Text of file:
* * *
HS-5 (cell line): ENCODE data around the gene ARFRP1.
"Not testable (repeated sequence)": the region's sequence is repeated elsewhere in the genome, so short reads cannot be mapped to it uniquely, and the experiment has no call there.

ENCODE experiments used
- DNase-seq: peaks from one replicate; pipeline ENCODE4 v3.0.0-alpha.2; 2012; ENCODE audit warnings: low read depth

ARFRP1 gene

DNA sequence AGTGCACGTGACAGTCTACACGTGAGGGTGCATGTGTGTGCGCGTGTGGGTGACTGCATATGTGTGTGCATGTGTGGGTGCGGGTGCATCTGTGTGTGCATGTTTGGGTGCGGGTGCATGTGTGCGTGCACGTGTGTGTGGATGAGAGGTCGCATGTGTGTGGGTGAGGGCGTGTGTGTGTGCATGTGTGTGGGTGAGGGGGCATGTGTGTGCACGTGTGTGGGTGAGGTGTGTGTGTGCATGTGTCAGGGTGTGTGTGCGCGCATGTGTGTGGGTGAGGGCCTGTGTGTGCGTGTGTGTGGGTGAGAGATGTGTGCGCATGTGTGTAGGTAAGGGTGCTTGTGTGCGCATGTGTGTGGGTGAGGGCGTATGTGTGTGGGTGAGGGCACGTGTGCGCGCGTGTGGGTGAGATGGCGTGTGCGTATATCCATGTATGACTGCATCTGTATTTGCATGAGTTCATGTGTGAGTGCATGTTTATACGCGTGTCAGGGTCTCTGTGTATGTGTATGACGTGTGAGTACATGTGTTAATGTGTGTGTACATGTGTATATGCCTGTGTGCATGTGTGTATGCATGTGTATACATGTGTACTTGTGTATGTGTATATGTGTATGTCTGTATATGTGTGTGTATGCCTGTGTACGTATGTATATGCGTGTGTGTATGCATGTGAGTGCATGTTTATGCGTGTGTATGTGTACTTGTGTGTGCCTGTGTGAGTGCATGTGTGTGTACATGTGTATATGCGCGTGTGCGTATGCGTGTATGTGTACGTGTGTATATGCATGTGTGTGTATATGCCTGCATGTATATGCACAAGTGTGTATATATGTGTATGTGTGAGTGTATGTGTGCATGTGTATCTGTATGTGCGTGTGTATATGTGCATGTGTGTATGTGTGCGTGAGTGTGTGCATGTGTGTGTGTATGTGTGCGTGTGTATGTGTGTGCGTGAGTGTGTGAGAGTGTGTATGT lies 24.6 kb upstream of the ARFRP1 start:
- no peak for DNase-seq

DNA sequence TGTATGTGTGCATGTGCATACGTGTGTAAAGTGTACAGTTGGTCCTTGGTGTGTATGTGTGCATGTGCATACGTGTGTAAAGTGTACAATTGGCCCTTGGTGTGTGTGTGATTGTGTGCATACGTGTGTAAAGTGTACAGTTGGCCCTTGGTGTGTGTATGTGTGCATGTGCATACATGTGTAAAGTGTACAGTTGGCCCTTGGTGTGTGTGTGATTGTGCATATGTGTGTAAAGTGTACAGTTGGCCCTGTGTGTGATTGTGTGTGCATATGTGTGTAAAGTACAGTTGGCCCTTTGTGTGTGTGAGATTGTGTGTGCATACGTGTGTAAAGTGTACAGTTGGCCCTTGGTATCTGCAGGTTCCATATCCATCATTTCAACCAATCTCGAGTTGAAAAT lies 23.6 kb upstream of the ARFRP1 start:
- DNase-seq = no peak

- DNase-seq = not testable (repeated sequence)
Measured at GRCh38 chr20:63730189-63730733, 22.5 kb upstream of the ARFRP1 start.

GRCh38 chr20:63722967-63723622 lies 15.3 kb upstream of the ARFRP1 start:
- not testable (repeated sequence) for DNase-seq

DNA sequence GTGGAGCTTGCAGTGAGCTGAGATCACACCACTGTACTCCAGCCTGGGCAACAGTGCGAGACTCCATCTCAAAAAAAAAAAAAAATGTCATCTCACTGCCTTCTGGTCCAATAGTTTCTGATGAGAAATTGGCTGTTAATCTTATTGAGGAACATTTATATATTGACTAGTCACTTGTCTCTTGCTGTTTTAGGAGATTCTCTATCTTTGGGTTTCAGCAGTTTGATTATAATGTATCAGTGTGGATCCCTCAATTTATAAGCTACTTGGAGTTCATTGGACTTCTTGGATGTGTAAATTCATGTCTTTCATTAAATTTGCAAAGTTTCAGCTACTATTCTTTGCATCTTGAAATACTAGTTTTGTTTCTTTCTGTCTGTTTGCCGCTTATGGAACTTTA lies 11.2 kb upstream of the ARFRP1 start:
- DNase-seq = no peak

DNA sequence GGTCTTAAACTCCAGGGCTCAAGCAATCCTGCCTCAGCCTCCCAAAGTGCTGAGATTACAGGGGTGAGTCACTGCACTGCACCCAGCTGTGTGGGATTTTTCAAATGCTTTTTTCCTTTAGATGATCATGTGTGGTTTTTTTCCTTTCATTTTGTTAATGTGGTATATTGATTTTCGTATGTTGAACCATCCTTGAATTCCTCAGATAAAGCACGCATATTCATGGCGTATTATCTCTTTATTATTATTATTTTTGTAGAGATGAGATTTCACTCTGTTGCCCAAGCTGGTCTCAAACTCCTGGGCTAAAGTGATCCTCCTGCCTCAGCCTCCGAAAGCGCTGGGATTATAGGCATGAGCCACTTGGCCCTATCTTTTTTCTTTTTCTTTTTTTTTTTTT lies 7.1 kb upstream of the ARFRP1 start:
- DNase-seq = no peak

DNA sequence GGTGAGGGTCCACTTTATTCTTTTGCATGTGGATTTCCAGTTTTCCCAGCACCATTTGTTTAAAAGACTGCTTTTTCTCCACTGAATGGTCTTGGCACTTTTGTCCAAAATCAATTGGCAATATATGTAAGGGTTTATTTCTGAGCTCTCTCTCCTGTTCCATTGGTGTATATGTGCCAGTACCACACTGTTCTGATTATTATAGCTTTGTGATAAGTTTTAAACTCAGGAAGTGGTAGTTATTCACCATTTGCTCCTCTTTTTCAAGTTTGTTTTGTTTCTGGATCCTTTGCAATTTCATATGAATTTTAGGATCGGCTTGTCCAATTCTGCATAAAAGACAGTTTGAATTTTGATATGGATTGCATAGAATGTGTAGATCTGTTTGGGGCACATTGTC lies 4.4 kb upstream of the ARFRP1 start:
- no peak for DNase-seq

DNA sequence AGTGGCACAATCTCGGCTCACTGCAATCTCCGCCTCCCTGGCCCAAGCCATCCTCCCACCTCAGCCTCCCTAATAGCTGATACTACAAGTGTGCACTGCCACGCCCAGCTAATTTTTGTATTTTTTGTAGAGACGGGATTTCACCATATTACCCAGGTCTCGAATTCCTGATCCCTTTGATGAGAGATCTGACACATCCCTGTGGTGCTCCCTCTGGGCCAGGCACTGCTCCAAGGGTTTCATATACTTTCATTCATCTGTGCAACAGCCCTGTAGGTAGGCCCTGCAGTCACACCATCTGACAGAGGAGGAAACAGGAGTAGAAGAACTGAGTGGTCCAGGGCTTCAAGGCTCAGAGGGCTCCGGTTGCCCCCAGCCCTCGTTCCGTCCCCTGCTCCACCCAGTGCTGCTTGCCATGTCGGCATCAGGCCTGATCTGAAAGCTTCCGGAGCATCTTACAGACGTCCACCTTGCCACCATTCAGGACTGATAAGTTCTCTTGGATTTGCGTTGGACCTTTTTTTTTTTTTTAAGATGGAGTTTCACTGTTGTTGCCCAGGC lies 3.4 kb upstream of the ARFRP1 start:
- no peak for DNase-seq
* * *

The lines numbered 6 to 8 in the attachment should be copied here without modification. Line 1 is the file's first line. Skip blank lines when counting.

DNA sequence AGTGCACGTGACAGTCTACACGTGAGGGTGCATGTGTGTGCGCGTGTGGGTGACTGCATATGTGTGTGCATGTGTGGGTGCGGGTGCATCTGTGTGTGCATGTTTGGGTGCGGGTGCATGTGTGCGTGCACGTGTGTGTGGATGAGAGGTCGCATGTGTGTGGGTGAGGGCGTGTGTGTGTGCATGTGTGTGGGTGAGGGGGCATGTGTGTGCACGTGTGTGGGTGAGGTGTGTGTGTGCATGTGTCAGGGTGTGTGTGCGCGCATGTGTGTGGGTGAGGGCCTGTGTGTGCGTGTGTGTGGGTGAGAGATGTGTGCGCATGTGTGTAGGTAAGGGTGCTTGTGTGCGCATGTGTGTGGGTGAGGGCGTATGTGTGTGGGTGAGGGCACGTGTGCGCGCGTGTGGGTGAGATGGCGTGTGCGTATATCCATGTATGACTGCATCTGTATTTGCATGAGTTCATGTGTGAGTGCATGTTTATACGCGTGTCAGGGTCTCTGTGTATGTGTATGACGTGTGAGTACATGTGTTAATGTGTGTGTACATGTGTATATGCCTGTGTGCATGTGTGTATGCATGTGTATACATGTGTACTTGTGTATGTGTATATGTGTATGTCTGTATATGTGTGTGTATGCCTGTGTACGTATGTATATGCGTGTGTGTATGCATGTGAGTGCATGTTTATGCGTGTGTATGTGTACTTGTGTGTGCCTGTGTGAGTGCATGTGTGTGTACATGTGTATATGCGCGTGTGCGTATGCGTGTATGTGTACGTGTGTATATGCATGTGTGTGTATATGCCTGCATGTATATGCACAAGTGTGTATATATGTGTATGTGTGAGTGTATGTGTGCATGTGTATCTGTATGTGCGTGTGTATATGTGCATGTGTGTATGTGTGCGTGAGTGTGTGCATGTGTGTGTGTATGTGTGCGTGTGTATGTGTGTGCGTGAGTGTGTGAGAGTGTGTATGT lies 24.6 kb upstream of the ARFRP1 start:
- no peak for DNase-seq

DNA sequence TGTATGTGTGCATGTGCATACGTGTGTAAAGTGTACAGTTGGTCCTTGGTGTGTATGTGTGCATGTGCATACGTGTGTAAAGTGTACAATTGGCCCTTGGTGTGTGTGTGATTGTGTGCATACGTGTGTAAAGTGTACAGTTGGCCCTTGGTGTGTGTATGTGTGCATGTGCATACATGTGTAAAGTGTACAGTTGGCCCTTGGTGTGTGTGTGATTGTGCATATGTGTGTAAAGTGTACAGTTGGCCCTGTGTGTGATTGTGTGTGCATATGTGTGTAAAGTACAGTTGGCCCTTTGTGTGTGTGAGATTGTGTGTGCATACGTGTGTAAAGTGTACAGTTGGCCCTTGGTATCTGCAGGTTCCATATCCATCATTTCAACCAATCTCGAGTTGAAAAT lies 23.6 kb upstream of the ARFRP1 start: